Exhibit A.

  1. This question begins with an extremely strong claim: "since the start of the 20th century, the US has stepped in or started conflicts involving the direct use of military force mainly under presidents from the Democratic Party" - yet, there is no source presented for said claim. The lack of a source also prevents this claim from being quickly dismissed as lacking authority - consider how differently one would approach that question if it stated its claim was original work from its author.
  2. The statistics presented to back up the aforementioned claim are partial at best, and cherry-picked and intentionally misleading at worst - in this case the obvious omission of both the two Iraq, and Afghanistan conflicts. Yes, these conflicts are noted - but separately, below the provided partial data, and effectively as a single conflict rather than three.
  3. Continuing from the previous point, the partial statistics presented in the question immediately invite the reader to conclude that the answer to the question asked, namely "Is it true that the US has stepped into foreign conflicts mostly under Democratic presidents?" is "yes". This further invites to the reader to correlate the provided (partial) facts to conclude that the United States is more likely to go to war when lead by a Democratic president, implying that Democratic presidents are more likely to cause the United States to go to war.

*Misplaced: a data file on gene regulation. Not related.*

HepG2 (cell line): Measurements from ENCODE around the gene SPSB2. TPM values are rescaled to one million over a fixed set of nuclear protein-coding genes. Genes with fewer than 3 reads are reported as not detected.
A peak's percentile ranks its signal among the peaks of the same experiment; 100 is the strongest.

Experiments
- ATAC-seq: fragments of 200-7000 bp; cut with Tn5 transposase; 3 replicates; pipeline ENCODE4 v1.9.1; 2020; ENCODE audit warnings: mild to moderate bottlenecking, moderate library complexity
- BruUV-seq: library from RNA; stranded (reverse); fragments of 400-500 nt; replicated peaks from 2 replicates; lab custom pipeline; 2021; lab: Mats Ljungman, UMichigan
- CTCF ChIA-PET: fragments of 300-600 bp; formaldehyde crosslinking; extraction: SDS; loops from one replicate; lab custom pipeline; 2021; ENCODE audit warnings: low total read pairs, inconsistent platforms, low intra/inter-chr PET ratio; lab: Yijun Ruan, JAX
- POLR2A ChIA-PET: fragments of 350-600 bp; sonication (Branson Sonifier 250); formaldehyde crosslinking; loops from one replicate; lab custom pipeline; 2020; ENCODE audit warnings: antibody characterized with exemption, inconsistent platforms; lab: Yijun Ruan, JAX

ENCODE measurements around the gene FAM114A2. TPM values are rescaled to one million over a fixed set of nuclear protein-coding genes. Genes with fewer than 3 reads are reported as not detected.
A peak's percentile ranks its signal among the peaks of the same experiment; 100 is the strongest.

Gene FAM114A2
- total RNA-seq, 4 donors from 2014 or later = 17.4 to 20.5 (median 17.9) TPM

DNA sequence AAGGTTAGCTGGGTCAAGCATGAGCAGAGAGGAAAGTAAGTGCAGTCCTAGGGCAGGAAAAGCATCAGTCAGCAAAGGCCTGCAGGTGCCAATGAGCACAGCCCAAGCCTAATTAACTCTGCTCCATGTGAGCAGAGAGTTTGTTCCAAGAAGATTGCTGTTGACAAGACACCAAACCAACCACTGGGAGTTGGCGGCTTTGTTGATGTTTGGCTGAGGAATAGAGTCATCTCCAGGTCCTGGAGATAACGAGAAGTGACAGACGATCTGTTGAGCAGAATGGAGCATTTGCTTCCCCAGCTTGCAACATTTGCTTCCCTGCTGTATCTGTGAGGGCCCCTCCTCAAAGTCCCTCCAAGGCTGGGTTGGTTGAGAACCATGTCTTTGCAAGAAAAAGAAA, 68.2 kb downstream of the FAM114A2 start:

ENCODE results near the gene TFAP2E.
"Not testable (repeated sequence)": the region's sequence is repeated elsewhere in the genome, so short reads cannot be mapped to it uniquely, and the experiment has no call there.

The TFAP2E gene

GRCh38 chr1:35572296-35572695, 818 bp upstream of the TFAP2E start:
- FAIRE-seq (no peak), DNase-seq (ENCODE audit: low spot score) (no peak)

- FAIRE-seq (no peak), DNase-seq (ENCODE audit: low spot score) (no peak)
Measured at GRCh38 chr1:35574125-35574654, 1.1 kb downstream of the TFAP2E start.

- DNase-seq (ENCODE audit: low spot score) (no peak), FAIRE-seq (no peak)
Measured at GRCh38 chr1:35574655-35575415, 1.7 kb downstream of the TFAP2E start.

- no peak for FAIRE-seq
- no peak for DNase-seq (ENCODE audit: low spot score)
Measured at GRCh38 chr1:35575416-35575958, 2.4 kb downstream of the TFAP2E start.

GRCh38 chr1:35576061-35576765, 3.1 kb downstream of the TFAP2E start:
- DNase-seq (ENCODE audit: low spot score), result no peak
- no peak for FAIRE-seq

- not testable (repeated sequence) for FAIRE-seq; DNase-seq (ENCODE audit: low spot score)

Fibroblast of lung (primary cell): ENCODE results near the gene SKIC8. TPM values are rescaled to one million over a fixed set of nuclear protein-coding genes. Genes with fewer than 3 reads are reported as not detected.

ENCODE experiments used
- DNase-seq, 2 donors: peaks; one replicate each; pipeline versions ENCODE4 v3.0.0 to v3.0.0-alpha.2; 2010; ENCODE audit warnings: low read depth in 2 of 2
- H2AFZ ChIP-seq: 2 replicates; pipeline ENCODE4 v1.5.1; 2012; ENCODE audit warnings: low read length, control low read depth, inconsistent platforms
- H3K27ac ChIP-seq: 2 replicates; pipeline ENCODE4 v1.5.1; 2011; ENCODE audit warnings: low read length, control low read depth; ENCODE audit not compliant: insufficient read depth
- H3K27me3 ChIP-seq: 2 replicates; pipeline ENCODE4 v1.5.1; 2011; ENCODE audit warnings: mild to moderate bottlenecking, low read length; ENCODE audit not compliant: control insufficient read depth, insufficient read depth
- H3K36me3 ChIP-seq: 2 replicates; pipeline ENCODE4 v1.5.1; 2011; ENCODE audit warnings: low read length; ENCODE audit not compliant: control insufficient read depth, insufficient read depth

4. Regardless of all of the above, the political affiliation of American presidents with respect to their supposed warmongering, or lack thereof, is irrelevant as the Democratic and Republican parties have swung between majority liberal and conservative policies multiple times in their existences. Using "Democratic" or "Republican" in a historical context is thus meaningless, especially when attempting to correlate data. (This is to say nothing of geopolitical concerns, which muddy the waters even further.)

In short, not only is this question potentially misleading, it is also meaningless (as are any answers). As such, it provides no value and thus, in my opinion, should be closed.

More broadly, I believe that any and all questions posted to politics.se that make a claim(s), but fail to source said claim(s), should be immediately closed. A claim that is not sourced is a claim that cannot be verified, which invites discussion about the claim and its veracity as opposed to answers to the question posed - the former is a poor fit for the Stack Exchange Q&A format.